sail within a month.

Rubber
Bathing Caps

40e & 50c

at

TO

FLOWE RS

JUARRY DRUG CO'S
Prescription Store
Cor. Stat* & N. University

UNITARIAN CHURCH
State and Huron Streets
10:30-Which Jesus Can We Believe
In? Address by Rev. R. S. Loring.

iKnig hts of theRacquet-Attention
We have just received a shipment of more than
100 Tennis Rackets
of the leading makes, including the
SLOTTED THROAT RACKET
Come in and look them over
.Am
UNIVERSITY BOOKSTORES
""" """"""""""'""""""""""""""""""""""""""""""""""""r'rrrrrrni ri i

19

I

City News

LAUF The Tailor
lothes designed and made
n premises-fit guaranteed

C
o]

Main and Ann Sts.

Ann ArborI

Another case of scarlet fever has
been reported to Dr. John A. Wessing-
er, health officer, during the past 24
hours. The home of George Coats,
1066 Wall street, has been quaran-
tined with scarlet fever.
Henry Enkemann, 443 West Fourth
street, seriously burned in an accident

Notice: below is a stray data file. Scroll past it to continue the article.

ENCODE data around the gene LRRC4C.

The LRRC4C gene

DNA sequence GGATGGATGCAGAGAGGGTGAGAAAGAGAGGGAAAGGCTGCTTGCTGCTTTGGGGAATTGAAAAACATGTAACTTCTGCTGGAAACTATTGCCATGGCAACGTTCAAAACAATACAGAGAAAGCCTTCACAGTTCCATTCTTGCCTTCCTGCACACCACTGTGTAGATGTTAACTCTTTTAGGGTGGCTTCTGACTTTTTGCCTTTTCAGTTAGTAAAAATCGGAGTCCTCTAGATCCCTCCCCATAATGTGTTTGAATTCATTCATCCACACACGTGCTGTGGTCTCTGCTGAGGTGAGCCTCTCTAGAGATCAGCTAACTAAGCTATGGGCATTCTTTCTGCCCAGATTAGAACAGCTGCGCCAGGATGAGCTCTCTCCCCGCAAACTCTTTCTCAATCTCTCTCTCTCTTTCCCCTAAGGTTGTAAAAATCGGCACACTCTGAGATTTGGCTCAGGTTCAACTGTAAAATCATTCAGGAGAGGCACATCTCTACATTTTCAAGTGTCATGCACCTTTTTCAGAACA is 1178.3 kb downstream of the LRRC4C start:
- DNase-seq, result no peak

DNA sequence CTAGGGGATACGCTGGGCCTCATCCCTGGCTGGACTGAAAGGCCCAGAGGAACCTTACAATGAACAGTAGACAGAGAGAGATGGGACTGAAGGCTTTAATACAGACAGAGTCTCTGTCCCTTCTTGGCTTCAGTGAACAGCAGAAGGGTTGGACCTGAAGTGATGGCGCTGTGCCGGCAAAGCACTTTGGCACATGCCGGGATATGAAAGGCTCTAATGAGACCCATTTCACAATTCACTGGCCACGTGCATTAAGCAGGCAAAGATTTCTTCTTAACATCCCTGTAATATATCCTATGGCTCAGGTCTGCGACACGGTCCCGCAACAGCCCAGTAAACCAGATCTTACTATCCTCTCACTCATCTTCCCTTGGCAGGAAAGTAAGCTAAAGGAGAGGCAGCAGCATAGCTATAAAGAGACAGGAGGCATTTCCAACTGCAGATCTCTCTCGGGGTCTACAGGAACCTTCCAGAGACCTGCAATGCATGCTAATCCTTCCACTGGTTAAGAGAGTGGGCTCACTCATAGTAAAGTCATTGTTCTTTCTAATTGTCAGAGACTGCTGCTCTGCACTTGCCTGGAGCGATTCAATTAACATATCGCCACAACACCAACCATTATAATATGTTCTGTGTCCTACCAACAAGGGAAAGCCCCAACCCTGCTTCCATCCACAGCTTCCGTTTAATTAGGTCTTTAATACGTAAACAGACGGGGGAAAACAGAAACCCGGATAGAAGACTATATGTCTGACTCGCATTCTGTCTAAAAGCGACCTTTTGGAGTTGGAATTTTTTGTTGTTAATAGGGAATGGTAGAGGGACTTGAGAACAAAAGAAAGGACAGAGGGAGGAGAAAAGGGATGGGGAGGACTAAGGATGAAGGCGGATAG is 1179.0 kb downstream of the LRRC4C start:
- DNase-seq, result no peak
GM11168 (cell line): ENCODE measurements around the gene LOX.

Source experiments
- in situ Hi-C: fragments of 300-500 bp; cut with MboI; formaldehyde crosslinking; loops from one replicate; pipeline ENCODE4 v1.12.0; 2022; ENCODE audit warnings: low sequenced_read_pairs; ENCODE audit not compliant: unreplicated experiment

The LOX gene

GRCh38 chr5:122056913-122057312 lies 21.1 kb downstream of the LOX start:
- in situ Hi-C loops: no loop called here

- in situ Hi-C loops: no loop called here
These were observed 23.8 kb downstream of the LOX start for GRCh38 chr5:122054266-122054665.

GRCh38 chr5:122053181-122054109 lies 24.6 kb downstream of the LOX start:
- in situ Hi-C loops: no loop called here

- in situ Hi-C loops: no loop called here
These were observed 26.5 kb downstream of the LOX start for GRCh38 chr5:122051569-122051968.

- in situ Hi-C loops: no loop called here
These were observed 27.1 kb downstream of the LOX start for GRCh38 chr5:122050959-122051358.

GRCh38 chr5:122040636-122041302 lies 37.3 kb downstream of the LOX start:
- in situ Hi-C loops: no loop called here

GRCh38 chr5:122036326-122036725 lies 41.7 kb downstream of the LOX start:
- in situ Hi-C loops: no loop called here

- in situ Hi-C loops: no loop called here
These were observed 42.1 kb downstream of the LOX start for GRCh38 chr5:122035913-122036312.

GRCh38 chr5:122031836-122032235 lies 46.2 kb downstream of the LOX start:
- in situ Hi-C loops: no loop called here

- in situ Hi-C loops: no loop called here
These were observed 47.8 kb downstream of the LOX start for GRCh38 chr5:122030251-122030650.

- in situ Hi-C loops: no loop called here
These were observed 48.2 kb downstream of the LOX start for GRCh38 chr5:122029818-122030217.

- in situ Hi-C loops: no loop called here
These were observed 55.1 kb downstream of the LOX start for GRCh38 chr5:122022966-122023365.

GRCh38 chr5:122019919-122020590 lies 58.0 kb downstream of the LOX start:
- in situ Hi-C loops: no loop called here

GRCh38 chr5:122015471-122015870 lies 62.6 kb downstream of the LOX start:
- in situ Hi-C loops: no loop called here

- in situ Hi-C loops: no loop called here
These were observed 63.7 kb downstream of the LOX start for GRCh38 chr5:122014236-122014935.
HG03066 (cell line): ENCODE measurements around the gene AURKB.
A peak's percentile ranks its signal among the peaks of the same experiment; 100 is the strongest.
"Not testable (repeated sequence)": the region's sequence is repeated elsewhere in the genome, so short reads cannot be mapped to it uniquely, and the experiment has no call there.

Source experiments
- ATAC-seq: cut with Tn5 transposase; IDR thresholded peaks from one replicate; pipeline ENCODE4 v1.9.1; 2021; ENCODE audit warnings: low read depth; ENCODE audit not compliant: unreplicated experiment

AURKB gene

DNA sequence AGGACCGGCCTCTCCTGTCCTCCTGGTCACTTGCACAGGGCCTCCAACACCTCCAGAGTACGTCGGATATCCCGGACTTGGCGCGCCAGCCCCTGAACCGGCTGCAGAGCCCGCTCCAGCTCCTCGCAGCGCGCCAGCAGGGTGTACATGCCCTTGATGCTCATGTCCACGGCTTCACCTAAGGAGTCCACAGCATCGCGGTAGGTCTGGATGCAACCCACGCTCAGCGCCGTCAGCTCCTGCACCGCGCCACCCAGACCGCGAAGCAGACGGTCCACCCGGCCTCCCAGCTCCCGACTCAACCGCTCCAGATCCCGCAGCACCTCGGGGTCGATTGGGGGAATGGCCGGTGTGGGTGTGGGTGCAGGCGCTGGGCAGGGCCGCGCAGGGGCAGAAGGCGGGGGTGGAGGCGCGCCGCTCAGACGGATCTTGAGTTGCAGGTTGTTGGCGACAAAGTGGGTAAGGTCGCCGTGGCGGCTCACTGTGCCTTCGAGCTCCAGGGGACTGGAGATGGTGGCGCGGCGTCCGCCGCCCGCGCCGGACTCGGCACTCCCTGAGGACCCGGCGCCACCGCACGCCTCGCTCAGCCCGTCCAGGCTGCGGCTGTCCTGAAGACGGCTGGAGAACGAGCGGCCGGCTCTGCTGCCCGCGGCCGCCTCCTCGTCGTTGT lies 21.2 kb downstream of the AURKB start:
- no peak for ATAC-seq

at the Washtenaw gas plant March
8, died at a local hospital yesterday
morning as a result of his burns.
Private funeral services will be held
at 2:30 o'clock tomorrow afternoon at
the residence.
Military Training Popular at Columbia
New York, March 24.-About 250
students turned out yesterday after-
noon for drill at the 22nd regiment
armory. The campus was alive with
uniforms. Freshmen who take drill
will be relieved from gymnasium
classes, and will not have to wear
freshman caps when on the campus
in uniform.
Shirts made to measure. G. H. Wild
Co., Leading Merchant Tailors. State
St. t!
Fools' Paradise, Official Scores, and
Sheet Music for sale at Schaeberle &

EW YORK WOMEN WEAR OLD
CLOTHES TO SHOW PATRIOTISM
New York, March 24.-By wearing
.eir old clothes and giving the money
.us saved to their country, women
the Hughes alliance are trying to
low the government that they are
aking a sincere effort to be of serv-
e.
Strenuous efforts are being made to
olish the introduction of new fash-
ns in women's dress, which would
duce large expenditures of. money.
There is opportunity in The Michi-

Rugs perfectly cleaned, washed, and
sized without injury. Koch & Henne. ft